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The View from the Ridge: Bottler Boris is mark of Tories playing it safe

Grilling: Boris Johnson
last faced Andrew Neil
in July PICTURE: BBC

THE Conservatives aren’t trying to win this election — they are trying not to lose it. If you want evidence, look no further than the party’s manifesto.

Published last Sunday, the message seemed to be that the Tories would spend a bit more — but not as much as Labour.

It promised money for potholes and scrapping hospital car park charges — both things that affect millions of people, granted, but the manifesto read more like a Budget than a vision for the country.

By contrast, Labour’s radical manifesto — where an extra £28 has been spent for every pound shelled out by the Conservatives, and industry from broadband to water will be nationalised — is promising genuine change, even if it is change you profoundly disagree with.

And it’s not just the Tory manifesto that is steady-as-she-goes, but its media strategy as well.

I landed one of the first interviews with Boris Johnson after the election was called, and was struck by how carefully he was sticking to the script.

He was far more disciplined in his message than when I had interviewed him previously, and kept darting looks at his media advisers when under tricky questioning.

Now, a few weeks more into the campaign, the team is taking even fewer risks.

Jeremy Corbyn — along with Lib Dem leader Jo Swinson and the SNP’s Nicola Sturgeon — submitted himself to a forensic grilling from BBC interrogator Andrew Neil, who hammered him over his party’s record of handling anti-Semitism.

The newspaper headlines the next day were full of Mr Corbyn’s repeated refusal to apologise to the Jewish community.

Now, perhaps unsurprisingly, it transpires that Mr Johnson may be ducking out of the leaders’ interview series.

Labour, which was under the impression that Mr Johnson would subject himself to the same Andrew Neil interview, is furious.

Discussions are still ongoing between No.10 and the BBC, we are told. But I wouldn’t hold your breath.

■ I’M LOOKING forward to interviewing Jeremy Corbyn on Sophy Ridge On Sunday this week, as he tries to convince voters he should be the next prime minister. Tune in to Sky News at 8.30am on Sunday morning.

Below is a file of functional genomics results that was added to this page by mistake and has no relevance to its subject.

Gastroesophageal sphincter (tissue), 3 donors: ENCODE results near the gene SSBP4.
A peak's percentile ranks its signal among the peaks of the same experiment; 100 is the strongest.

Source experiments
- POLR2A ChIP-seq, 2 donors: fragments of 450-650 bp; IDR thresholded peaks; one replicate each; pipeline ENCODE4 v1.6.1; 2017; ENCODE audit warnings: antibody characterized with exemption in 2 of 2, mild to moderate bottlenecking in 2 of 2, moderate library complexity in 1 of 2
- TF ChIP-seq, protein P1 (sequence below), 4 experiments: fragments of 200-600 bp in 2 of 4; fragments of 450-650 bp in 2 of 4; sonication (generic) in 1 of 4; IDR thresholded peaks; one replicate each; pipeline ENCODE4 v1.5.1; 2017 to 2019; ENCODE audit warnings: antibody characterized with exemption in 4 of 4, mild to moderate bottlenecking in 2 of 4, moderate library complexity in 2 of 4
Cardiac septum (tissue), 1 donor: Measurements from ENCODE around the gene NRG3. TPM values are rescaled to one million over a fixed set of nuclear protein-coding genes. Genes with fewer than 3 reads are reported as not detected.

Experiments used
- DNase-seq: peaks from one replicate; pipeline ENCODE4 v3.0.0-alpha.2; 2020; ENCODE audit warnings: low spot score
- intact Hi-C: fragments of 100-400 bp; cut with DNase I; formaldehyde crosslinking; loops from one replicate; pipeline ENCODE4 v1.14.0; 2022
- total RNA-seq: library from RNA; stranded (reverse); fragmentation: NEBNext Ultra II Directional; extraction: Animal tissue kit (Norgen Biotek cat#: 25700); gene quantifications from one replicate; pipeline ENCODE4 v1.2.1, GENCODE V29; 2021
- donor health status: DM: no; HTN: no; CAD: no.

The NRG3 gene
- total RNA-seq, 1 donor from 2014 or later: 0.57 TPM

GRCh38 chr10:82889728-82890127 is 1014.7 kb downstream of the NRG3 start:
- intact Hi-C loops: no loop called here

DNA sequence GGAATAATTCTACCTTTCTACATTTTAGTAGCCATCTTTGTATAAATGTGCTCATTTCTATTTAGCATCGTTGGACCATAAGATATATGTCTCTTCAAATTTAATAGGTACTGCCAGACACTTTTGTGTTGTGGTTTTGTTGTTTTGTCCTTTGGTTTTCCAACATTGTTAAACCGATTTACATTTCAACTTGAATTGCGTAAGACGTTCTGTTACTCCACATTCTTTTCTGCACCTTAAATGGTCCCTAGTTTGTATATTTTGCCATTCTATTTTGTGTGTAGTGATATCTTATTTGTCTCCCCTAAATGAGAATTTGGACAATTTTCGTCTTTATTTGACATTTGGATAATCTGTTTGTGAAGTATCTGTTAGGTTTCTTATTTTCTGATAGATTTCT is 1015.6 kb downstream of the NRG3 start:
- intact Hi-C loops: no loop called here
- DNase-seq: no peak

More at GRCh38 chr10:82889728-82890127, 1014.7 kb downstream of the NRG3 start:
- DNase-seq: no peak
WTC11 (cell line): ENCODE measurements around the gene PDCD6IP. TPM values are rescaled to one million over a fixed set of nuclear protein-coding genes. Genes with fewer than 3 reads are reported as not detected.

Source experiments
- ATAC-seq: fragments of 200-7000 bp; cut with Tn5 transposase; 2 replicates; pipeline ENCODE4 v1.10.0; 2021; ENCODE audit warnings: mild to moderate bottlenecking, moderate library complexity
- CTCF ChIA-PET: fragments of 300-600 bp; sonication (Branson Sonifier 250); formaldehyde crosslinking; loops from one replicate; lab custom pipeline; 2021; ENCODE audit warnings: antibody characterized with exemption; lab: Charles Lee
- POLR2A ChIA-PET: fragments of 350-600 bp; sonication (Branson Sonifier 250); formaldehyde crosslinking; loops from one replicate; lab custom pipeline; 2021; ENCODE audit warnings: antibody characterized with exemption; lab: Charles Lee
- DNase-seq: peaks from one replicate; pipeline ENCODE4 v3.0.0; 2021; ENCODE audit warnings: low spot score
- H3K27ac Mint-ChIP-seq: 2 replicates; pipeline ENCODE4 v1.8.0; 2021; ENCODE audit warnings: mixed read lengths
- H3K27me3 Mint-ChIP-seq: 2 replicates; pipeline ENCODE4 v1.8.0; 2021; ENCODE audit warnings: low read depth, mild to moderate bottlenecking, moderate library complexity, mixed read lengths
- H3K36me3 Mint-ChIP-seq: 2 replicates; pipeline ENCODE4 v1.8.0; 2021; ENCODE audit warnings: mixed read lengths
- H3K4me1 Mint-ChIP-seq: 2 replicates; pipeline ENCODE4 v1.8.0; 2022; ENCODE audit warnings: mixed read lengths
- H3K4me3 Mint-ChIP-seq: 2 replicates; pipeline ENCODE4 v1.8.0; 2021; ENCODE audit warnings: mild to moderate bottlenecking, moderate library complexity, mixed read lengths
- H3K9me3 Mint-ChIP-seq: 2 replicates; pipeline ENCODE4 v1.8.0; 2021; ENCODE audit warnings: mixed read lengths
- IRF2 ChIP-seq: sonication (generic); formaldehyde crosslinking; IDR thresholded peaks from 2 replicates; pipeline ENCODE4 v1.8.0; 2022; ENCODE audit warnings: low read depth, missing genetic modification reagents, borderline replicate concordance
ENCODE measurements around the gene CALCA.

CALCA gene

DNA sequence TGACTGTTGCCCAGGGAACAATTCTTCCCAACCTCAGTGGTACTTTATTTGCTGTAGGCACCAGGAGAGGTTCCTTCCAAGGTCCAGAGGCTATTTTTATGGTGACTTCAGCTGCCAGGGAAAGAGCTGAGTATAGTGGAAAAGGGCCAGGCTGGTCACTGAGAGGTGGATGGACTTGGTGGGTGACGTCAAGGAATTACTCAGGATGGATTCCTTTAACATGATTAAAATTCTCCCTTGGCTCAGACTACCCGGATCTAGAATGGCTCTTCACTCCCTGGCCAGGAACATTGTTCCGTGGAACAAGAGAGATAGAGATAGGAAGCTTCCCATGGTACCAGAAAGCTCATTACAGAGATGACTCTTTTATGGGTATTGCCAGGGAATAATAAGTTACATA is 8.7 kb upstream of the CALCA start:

Good golly Miss Molly, don’t hold back!

SKY NEWS correspondent Lewis Goodall met a particularly vociferous voter this week who really spoke her mind when asked her opinion of the election candidates.

Molly Bennet [pictured), 86, said: ‘I know who I’m not voting for — the red man [Jeremy Corbyn]. He doesn’t like the Jewish people and I don’t agree with that… I normally vote Conservative but I can’t bear the buffoon [Boris Johnson]. Anybody who doesn’t know he needs longer shirts is an idiot.’

■ ONE factor that could make the election result more difficult to predict is the poor performance of the Lib Dems. The YouGov model has them going up just one MP to 13, with all the defectors losing their seats. This could help the Conservatives battling marginals in the south — but if the Remain vote is no longer split between Labour and the Lib Dems it could benefit Labour too. This week I visited Cheltenham, where Tory Alex Chalk is battling a strong challenge from the Lib Dems, boosted by the Remain Alliance meaning the Greens have stood aside. If the Lib Dems can’t win in Cheltenham, then they really are in trouble.

Labour tipped to put their Foot in it at the polls again

Kicking: Michael Foot with wife Jill PICTURE: GETTY

IT’S the Christmas present political obsessives have spent the election campaign waiting for… and now it’s finally here.

In the 2017 election, when the polls were wildly out, the YouGov/Times seat predictor correctly forecast a hung parliament, so it has been the most hotly anticipated piece of data this time around. Once again it has set tongues wagging by forecasting a stonking 68-seat Conservative majority. Labour would make no gains at all, suffering its second worst defeat since the Second World War, with just two more seats than it had under Michael Foot in 1983.

It’s important to note, however, that the model is in reality a snapshot rather than a prediction, showing how current opinion would be reflected in parliamentary seats.

The electorate is highly volatile and there are still two weeks left of campaigning. A lot could change.

But it will only make No.10 more resolute to wage a safety first campaign. The election is theirs to lose.

@SophyRidgeSky